Turning hobbies into businesses

How the pandemic pushed artists to monetize their creative work

Rashelle Campbell began to sell her handcrafted rugs during the pandemic. Courtesy Rashelle Campbell

The COVID-19 pandemic has left many with more time on their hands than ever. A decrease in work hours, or even no work, has led many people to pick up new hobbies in order to stay busy.

Since the beginning of the pandemic, many individuals have been monetizing their hobbies. This is partially due to the pandemic’s repercussions, such as the excess of spare time and the lack of working hours available.

For Bianca Mercuri, a second-year journalism student at Concordia, graphic design was initially a way to stay creative. When the pandemic hit, she was forced to quit her job and she turned to graphic design freelancing as an alternative source of income. What was once a hobby is now what Mercuri considers peaceful work. 

“It doesn’t feel like work. That’s made all the difference in creating my business as it’s motivated me to grow even more because of how much I enjoy doing it,” she said. 

She started monetizing her graphic design by growing her Instagram following and promoting her services on small business pages. Her freelance work started as a simple way to make income from her home while looking for a more stable job, but the interest in her work surpassed her expectations. 

Journalism student Bianca Mercuri began freelancing graphic design services during the pandemic. Courtesy Bianca Mercuri.

“I have returning clients and with the holidays coming, this has become my main income for the moment,” said Mercuri.

Rashelle Campbell, a part-time communications specialist, was also surprised to see overwhelming interest in the rugs she started making during the pandemic. Campbell decided to learn a new art skill she could do alone because of the isolation regulations. After posting her second rug on Instagram, a friend of hers asked to buy it and she has since sold every rug.

“It blew my mind that I could even make a living with something I enjoy doing, but as the ball kept rolling, people kept wanting. I thought: this is very cool, let's keep doing this until no one wants these, which hasn't happened yet,” she said. 

As the interest in her art continued, Campbell realized the importance of it. “I knew if I could have any part in bringing happiness into others’ homes during these times, then that is what I wanted to do,” she said. 

The pandemic has given a lot of creative individuals opportunities to pursue their art form and for some, it has even led to bigger goals.

“It blew my mind that I could even make a living with something I enjoy doing, but as the ball kept rolling, people kept wanting. I thought: this is very cool, let’s keep doing this until no one wants these, which hasn’t happened yet.” — Rashelle Campbell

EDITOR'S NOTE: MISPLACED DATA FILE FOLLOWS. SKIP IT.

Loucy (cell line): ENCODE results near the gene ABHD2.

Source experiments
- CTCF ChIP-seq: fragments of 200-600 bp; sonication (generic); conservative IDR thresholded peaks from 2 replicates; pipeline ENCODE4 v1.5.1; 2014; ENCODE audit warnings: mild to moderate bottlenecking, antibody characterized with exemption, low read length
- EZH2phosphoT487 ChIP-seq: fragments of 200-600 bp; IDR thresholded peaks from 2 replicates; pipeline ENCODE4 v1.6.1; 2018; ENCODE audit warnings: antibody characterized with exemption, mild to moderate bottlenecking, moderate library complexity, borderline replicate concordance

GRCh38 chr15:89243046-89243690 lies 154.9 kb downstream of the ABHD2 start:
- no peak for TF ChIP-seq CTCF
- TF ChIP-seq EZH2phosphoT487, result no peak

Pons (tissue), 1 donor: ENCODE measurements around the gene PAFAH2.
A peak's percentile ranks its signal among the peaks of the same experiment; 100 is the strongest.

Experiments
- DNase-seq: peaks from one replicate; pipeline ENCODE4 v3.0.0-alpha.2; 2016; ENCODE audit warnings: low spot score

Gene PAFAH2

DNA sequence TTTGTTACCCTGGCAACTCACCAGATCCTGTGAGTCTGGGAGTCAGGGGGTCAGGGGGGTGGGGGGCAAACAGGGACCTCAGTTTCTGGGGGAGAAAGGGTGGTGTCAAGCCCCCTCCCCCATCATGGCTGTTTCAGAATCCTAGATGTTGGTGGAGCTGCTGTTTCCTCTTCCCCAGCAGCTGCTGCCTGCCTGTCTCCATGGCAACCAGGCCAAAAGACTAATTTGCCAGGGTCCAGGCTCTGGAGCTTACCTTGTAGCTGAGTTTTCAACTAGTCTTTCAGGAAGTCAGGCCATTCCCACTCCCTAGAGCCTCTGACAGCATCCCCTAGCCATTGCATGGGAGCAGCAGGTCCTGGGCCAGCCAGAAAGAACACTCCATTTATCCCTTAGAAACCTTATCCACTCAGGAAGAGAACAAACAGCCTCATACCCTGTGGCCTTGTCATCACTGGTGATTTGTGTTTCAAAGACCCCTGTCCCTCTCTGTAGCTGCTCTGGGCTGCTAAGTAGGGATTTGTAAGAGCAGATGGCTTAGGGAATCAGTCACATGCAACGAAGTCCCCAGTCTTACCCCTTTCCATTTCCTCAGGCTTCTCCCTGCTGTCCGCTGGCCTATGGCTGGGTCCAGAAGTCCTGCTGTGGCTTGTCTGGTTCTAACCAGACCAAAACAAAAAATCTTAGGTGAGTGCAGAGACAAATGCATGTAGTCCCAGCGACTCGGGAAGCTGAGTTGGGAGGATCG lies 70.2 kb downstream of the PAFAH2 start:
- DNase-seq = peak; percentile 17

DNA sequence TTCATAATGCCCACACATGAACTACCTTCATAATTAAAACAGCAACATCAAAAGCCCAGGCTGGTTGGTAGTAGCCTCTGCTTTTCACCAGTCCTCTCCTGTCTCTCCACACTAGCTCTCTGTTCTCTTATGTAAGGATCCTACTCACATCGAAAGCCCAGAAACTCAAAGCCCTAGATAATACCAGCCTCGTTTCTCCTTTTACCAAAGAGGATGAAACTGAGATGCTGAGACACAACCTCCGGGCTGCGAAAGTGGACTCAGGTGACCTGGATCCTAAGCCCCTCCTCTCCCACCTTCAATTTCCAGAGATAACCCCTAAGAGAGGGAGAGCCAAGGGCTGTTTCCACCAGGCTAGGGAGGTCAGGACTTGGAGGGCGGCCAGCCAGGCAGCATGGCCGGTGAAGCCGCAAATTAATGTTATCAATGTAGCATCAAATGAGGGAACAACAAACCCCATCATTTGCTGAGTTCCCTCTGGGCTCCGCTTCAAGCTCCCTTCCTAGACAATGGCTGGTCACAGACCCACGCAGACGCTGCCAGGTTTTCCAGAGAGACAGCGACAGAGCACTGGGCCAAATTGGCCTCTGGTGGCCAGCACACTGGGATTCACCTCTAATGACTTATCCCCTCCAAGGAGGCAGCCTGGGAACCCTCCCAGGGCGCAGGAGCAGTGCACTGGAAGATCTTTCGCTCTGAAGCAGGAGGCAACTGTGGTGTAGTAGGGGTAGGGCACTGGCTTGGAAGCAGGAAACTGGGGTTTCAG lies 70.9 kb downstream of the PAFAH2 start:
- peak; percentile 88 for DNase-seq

For Lily Kobelt, the sudden changes that came with the pandemic left her feeling lost.

Kobelt knew lighting candles was always important to her but found they all had chemicals, fragrances, and were not eco-friendly. This pushed her into making her own candles and researching ways to make them environmentally friendly. 

Kobelt went on to create a catalogue with her friends and named the business Mea Vota. The brand creates ritual candles that are used to help people connect with themselves. 

“It went from a small concept of having a candle to really building a brand,” she said. Kobelt says the business is already becoming popular. There are big plans in the making for Mea Vota. 

Lily Kolbelt’s candlemaking hobby turned business produces eco-friendly candles. The candle pictured is called Rose Nirvana. Courtesy Mea Vota.

The first thing is paying reparations to Indigenous groups. As of right now, for each sale of an individual candle, one dollar is being donated to the Mi'kmaq community. Kobelt says the goals she is working towards are creating products ethically, providing education on open and closed practices to avoid appropriation, and supporting local charities.

“Another goal is being able to create one big community for the people who use the candles and provide them with support,” she added. The business she created after losing her job due to the pandemic is now something she hopes will get into stores and eventually become a corporation. 

For Ines Foka, the decrease in hours at her office job pushed her to make the leap to turn her hair braiding hobby into a business full time. “You have more time to think, more time to plan and less hours at the office. [The pandemic] definitely pushed me in a positive way,” said Foka.

After quitting her office job this past summer, Foka began to braid hair full-time. Initially, she had fears of losing creativity and her love for braiding because it had turned to work. However, she’s been finding ways to make it feel like it isn’t entirely work. She often braids her friends' hair and makes time for days off. 

Ines Foka quit her office job to braid hair full time. Courtesy Ines Foka

“I do believe though, when you get stuck in a routine of a 9-5, it can also bring about the same negative aspects. It can make you very uninspired, unmotivated, and just unhappy in general. So working for something you enjoy doing can be a good thing,” she said.

In general, the spare time many have had has allowed individuals to finally pursue what often seems impossible: creating their own business and making money off of enjoyable work. 

Bianca Mercuri’s graphic design services: @made.by.bianca 

Rashelle Campbell’s handcrafted rugs: @____rashelle

Mea Vota candles: @meavotacandles

Ines Foka’s hair braiding services: @braidsbyinesita